Davis’ arrest last January meant that he spent a day in jail, and was at the center of a criminal case that lasted for more than a year.
Because he was declared indigent, the county picked up his several-hundred-dollar legal fees.
Although police have said that the decision they had to make in this particular case is one they are often presented with, defense lawyers say it shows how “overzealous Austin police can be in making DWI arrests.”
In fact, by the take-no-chances policy by which police operate, if a driver looks drunk, he/she will be arrested, and the court system will work it out in the future.
What this results in is about 30 percent of DWI cases being dismissed.
After viewing the police dash cam footage of Davis’ arrest and reviewing evidence, defense lawyer Daniel Betts said that his “reaction was just shock that it happened.”
Police have stood by their decision to arrest Davis, contending that he may still have been under the influence of drugs such as marijuana at the time.
Cmdr. David Mahoney, the arresting officers’ supervisor, has spoken out in support of the decision. “If there is someone who is possibly impaired, we don’t want them driving,” said Mahoney.
“We need to get them off the road, so that was probably (the officer’s) mindset,” Mahoney continued.
Last week, prosecutors dismissed the case against Davis. Davis is now working to have his arrest record wiped clean, which could take another several months to complete.
“I was arrested for nothing, really,” Davis said. “It was suspicion of drunk driving, which I wasn’t so I was surprised and hurt at the same time.”
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A California man was sent to jail for six years Monday when he was convicted of his eighth driving under the influence charge.
Pablo Servin Sanchez, 50, had a blood alcohol content of at least .31 percent when he was arrested last year. The legal limit is .08 percent.
On Oct. 3, he backed his pickup truck across a highway at 11 a.m., nearly hitting a big-rig.
He was also driving with a suspended license when he was arrested.
“Too many people are injured in our community by DUI drivers,” District Attorny Jill Ravitch said in her statement. “Mr. Sanchez has repeatedly chosen to ignore that risk.”
Of the eight convictions on his record, which span more than 20 years, Sanchez was convicted four times of felony DUI.
Superior Court Judge Shelly Averill sentenced Sanchez to the maximum six years. His license is to remain revoked for 10 years after he leaves prison.
A 53-year-old Pittsburgh man that was driving his 12-year-old daughter on her first date ended up fatally striking the girl with the vehicle when she stepped out to take photographs at the boy's house.
The man, Richard Benton, was charged with a DUI by police officers that arrived on the scene and smelled alcohol on his breath, Fox News reports.
Benton had reportedly dropped off his daughter’s date at his house when the man attempted to leave the vehicle in order to take a picture of the couple. The man reportedly thought that the car’s gear shifter was in park, but when he stepped out the SUV rolled backwards, striking and dragging his daughter. The vehicle, a Ford Explorer, finally stopped moving when it struck a tree about 50 feet away.
Police Sgt. Tom Huerbin explained that he believed Benton thought he had shifted the car into park.
“He thought the vehicle was in park. In fact, it must have been out of gear and went, ran over top of the female, dragging her down the hill and then crashed into the yard,” Huerbin said, according to the New York Daily News.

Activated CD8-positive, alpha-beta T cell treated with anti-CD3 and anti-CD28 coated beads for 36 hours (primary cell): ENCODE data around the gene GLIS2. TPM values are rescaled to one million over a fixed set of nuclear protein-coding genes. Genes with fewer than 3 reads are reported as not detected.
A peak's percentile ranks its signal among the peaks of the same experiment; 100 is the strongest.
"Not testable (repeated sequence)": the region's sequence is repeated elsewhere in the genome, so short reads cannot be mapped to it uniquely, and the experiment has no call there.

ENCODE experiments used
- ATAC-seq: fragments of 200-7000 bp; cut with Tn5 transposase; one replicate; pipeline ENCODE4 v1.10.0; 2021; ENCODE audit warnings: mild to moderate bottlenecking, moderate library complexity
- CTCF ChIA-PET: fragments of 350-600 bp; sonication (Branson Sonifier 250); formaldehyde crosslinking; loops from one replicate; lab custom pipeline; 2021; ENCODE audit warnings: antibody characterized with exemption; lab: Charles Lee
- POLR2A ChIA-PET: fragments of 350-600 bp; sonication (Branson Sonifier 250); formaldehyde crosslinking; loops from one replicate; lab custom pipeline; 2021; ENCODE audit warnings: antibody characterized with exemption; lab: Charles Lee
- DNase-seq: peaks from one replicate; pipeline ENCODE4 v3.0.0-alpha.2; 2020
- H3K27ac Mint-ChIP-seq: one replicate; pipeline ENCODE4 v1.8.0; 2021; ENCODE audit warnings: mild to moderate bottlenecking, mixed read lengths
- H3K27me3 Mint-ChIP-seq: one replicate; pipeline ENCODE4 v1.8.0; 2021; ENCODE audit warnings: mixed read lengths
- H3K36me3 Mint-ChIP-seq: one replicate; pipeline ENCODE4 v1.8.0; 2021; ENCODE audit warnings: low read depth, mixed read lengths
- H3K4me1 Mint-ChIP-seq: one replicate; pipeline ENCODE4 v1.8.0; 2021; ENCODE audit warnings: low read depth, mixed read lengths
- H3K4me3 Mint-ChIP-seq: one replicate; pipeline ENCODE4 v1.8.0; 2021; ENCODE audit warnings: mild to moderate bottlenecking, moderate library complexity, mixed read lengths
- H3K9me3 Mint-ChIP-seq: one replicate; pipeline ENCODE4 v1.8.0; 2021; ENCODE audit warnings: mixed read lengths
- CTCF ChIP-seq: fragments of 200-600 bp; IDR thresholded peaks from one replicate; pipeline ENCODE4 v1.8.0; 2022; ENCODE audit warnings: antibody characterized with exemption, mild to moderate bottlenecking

Although Benton was charged with a DUI, it is still uncertain whether or not he was directly responsible for failing to properly shift the gear into park.
Local police Lt. Daniel Hermann explained that the department is investigating the vehicle in order to fully understand the events that occurred.
“If there’s reason to believe he’s responsible for this girl’s death, then there will be (more) charges. It’s one of those things where you have to go wait and see. You have a lot more investigation to go,” Hermann said.
A hearing was scheduled by Justin Bieber’s lawyers in an attempt to prevent news organizations from obtaining unreleased footage of the pop star in jail.
The hearing is set for Thursday before a Miami-Dade County judge.
While Bieber’s attorneys argue that they need more time to review the videos, news organizations have complained that there is no basis under Florida law that allows attorneys to withhold the footage.
The collection of media groups has asked the judge to grant it access to the videos and has promised that the Associated Press will review the content.
If the videos are obtained, the AP would guarantee that the footage meet the news co-operative’s standard of publication.
Miami Beach Police have already released one jail video, which features the singer getting a pat-down after he removed his outer clothing.
The video was reportedly released without police notifying Bieber’s lawyers.
On Monday, Opposing Views reported on the tragic wrong-way car crash that killed six people in Diamond Bar, California. Authorities initially determined that the driver, Olivia Carolee Culbreath, might have been drunk when she sped down California’s 60 Freeway in the wrong direction.
Now, police say that 21-year-old Culbreath had a history of driving offenses, including a DUI conviction at the young age of 16. According to reports, Culbreath had a slew of other offenses that earned her restrictions on her license, but just last week, all of those restrictions were supposedly lifted.
Police have now been able to identify the six victims who died in the crash. The two passengers in Culbreath’s car, 21-year-old Kristin Young and 24-year-old Maya Louise Culbreath, Olivia’s sister, were both killed in the accident. The car that was hit head on had four passengers inside, and all unfortunately died. That family of four included Gregorio Mejia-Martinez, 47, Ester Delgado, Leticia Ibarra, 42, and Jessica Jasmine Mejia, 20. Jessica Mejia was the daughter of Gregorio Mejia-Martinez and Leticia Ibarra, and Ester Delgado was Jessica’s grandmother.
“We are just in a lot of pain right now,” said an unknown member of Culbreath’s family. “We are just devastated for everyone else involved.”
Culbreath herself survived the accident and was taken to the hospital in stable condition after suffering a broken femur and a ruptured bladder. The 21-year-old is facing serious charges for her drunk driving wreck that killed six others.
Reports note that Maya Culbreath, Olivia’s sister who perished in the crash, also had a string of DUI convictions and had her license taken away last year. An investigation is still ongoing.